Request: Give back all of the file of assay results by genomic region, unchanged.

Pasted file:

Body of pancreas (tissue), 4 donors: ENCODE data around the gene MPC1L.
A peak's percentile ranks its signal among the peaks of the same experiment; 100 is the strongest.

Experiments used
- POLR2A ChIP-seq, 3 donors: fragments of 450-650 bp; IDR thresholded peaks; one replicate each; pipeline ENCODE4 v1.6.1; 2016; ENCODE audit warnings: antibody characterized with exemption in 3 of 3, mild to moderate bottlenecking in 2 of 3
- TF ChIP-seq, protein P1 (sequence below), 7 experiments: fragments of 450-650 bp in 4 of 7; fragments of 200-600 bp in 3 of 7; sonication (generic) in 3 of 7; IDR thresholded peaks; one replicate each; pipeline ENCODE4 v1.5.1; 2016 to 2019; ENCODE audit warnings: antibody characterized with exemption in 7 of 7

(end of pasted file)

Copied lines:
Body of pancreas (tissue), 4 donors: ENCODE data around the gene MPC1L.
A peak's percentile ranks its signal among the peaks of the same experiment; 100 is the strongest.

Experiments used
- POLR2A ChIP-seq, 3 donors: fragments of 450-650 bp; IDR thresholded peaks; one replicate each; pipeline ENCODE4 v1.6.1; 2016; ENCODE audit warnings: antibody characterized with exemption in 3 of 3, mild to moderate bottlenecking in 2 of 3
- TF ChIP-seq, protein P1 (sequence below), 7 experiments: fragments of 450-650 bp in 4 of 7; fragments of 200-600 bp in 3 of 7; sonication (generic) in 3 of 7; IDR thresholded peaks; one replicate each; pipeline ENCODE4 v1.5.1; 2016 to 2019; ENCODE audit warnings: antibody characterized with exemption in 7 of 7